SUPREME COURT OF ILLINOIS
530 N.E.2d 453, 124 Ill. 2d 466, 125 Ill. Dec. 295 1988.IL.1550
Appeal from the Appellate Court for the First District; heard in that court on appeal from the Circuit Court of Cook County, the Hon. Richard J. Fitzgerald, Judge, presiding.
JUSTICE WARD delivered the opinion of the court. JUSTICE STAMOS took no part in the consideration or decision of this case. JUSTICE CLARK, Dissenting.
DECISION OF THE COURT DELIVERED BY THE HONORABLE JUDGE WARD
Bernard Drebin, a certified public accountant , appeals the appellate court's decision ordering his compliance with a subpoena duces tecum served upon him in the course of a Cook County grand jury investigation of his tax clients, Jack and Wanda Bernstein. The Attorney General in October 1985 commenced a grand jury investigation of the Bernsteins for alleged underpayment of retailers' occupation taxes and Illinois income taxes for 1982, 1983, and 1984. Drebin had prepared the Bernsteins' tax returns for the years under investigation. The grand jury issued a subpoena duces tecum directed to Drebin calling for production of the following:
"etained copies of U.S. income tax returns prepared by you for Jack and Wanda Bernstein, . . . d/b/a Milwaukee Products, for the years 1982, 1983 and 1984 together with any and all schedules or attachments thereto; retained copies of Illinois income tax returns prepared by you for the above Jack and Wanda Bernstein for the years 1982, 1983 and 1984 together with any and all schedules or attachments thereto; any written material provided to you by the above Jack and Wanda Bernstein and used by you in preparation of any of the tax returns or attachments or schedules referred to above; and any and all worksheets or workpapers prepared by you for use in preparing any of the tax returns or attachments or schedules referred to above."
In response to the subpoena, Drebin appeared before the grand jury and answered questions of an assistant Attorney General concerning his identity and whether he was served with a subpoena. Drebin then responded to questions concerning the Bernsteins and their tax returns:
"I am a certified public accountant duly licensed by the State of Illinois. I respectfully decline to answer that question pursuant to Illinois Revised Statutes, Chapter 111, Section 5533 which provides that I, as a public accountant, am not required to divulge information or
evidence which has been obtained by me in my confidential capacity as a public accountant."
The assistant Attorney General halted the interrogation and later appeared before the presiding Judge of the Cook County circuit court criminal division, asking for a rule to show cause why Drebin should not be held in contempt. The court declined to enter a rule and asked the parties to present the issue in the form of a motion to quash the subpoena. The court granted the motion to quash, ruling that, under the statutory privilege asserted (Ill. Rev. Stat. 1985, ch. 111, par. 5533), an accountant could not be compelled to provide the information sought by the subpoena.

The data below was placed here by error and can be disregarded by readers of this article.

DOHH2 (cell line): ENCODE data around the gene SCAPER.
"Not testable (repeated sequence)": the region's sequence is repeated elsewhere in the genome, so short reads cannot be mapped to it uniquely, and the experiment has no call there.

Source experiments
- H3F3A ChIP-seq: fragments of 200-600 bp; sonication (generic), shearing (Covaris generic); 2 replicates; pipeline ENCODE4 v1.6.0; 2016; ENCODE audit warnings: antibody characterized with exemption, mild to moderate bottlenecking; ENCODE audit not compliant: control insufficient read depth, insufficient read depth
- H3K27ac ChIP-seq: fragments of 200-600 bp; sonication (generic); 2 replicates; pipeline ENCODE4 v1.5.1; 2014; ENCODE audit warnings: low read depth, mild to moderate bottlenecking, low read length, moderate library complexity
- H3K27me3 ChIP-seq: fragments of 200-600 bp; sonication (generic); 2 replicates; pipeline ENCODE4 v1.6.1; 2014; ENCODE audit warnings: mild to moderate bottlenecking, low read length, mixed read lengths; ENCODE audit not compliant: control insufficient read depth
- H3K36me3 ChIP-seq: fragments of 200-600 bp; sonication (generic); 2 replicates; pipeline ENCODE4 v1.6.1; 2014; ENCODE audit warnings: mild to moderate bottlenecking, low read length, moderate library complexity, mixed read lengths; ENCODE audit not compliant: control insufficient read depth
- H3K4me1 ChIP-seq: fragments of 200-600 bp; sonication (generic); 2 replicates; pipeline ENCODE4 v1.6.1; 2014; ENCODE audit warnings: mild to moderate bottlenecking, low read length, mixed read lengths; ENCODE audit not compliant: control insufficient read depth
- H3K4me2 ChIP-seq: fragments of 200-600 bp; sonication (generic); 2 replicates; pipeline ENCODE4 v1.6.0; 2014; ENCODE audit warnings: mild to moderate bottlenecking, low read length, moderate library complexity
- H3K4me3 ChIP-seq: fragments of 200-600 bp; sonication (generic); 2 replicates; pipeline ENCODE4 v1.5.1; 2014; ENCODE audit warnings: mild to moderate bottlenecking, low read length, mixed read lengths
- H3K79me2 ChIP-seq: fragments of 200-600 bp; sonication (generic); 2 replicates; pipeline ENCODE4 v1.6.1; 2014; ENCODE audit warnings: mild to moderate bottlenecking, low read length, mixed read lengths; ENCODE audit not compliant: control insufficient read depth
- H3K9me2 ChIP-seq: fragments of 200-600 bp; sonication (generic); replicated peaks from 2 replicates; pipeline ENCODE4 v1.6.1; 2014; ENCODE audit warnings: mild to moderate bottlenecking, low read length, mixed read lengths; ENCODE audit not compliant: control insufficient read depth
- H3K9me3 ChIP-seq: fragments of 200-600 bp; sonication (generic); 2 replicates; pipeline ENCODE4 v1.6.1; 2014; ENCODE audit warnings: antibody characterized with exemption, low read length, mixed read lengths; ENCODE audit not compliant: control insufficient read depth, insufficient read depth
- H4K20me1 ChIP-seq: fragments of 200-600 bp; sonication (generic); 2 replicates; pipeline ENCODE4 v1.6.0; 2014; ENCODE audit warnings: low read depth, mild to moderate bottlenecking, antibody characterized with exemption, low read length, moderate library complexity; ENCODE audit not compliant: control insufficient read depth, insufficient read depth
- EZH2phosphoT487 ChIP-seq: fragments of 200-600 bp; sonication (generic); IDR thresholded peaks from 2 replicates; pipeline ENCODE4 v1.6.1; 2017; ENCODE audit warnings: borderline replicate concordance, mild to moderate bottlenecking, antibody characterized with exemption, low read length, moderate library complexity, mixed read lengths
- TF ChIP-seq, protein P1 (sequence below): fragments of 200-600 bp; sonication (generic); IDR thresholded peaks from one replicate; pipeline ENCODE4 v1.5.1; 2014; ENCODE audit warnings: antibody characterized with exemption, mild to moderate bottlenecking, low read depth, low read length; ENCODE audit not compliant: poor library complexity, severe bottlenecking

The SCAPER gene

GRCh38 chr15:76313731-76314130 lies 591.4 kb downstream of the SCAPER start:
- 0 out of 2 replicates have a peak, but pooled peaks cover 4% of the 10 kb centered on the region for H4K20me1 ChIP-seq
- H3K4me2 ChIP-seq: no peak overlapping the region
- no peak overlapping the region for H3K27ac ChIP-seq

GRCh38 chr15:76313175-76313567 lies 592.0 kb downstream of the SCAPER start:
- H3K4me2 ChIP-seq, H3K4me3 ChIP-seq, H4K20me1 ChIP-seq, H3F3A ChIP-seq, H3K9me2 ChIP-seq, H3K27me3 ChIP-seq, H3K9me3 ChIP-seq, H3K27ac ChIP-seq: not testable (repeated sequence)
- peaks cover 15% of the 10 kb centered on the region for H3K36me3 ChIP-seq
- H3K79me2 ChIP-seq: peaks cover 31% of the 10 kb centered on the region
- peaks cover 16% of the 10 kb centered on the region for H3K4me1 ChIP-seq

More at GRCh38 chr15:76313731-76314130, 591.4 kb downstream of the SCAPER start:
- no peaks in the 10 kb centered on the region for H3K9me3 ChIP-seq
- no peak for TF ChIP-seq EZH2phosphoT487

On the State's appeal to the appellate court, that court held that the State had the right to appeal the order quashing the subpoena under Supreme Court Rule 301 (107 Ill. 2d R. 301). The court also held that Drebin was obliged to comply with the subpoena, stating that the information sought was not confidential. (154 Ill. App. 3d 288.) This court granted Drebin's petition for leave to appeal under our Rule 315 (107 Ill. 2d R. 315), and the Illinois CPA Society was given leave to file an amicus curiae brief in support of Drebin's appeal.
Drebin first contends that the appellate court erred in holding that the State may, as a final judgment under Rule 301, appeal a trial court's decision quashing a subpoena duces tecum that was issued pursuant to a grand jury investigation. He says the court's order is not appealable, as the proceeding from which the order arose is not a "case" under either the civil or criminal rules for appeals. The State states that the appellate court properly concluded that the circuit court's order is appealable under Rule 301 as a final judgment in a civil case.
The appellate court did recognize that this court, in In re February 1970 Cook County Grand Jury (1970), 46 Ill. 2d 448, has held that the State may not appeal, under Supreme Court Rule 604(a)(1) (107 Ill. 2d R. 604(a)(1)), the granting of a motion to quash a grand jury subpoena duces tecum. Rule 604(a)(1) provides:
"In criminal cases the State may appeal only from an order or judgment the substantive effect of which results in dismissing a charge for any of the grounds enumerated in section 114 -- 1 of the Code of Criminal Procedure of 1963; arresting judgment because of a defective indictment, information or complaint; quashing an arrest or search warrant; or suppressing evidence." (107 Ill. 2d R. 604(a)(1).)
In holding that Rule 604(a)(1) does not authorize the State to appeal the quashing of a subpoena issued in a grand jury investigation, this court stated that a grand jury investigation is not a criminal case within the meaning of Rule 604(a)(1) and "appeal is not the proper vehicle for review of the challenged orders." (In re February 1970 Cook County Grand Jury, 46 Ill. 2d at 450.) That decision followed the reasoning in People v. Ryan (1951), 410 Ill. 486, cert. denied (1952), 343 U.S. 964, 96 L. Ed. 1361, 72 S. Ct. 1057, which held that "[a] proceeding before a grand jury is not a pending action but rather a secret investigation ...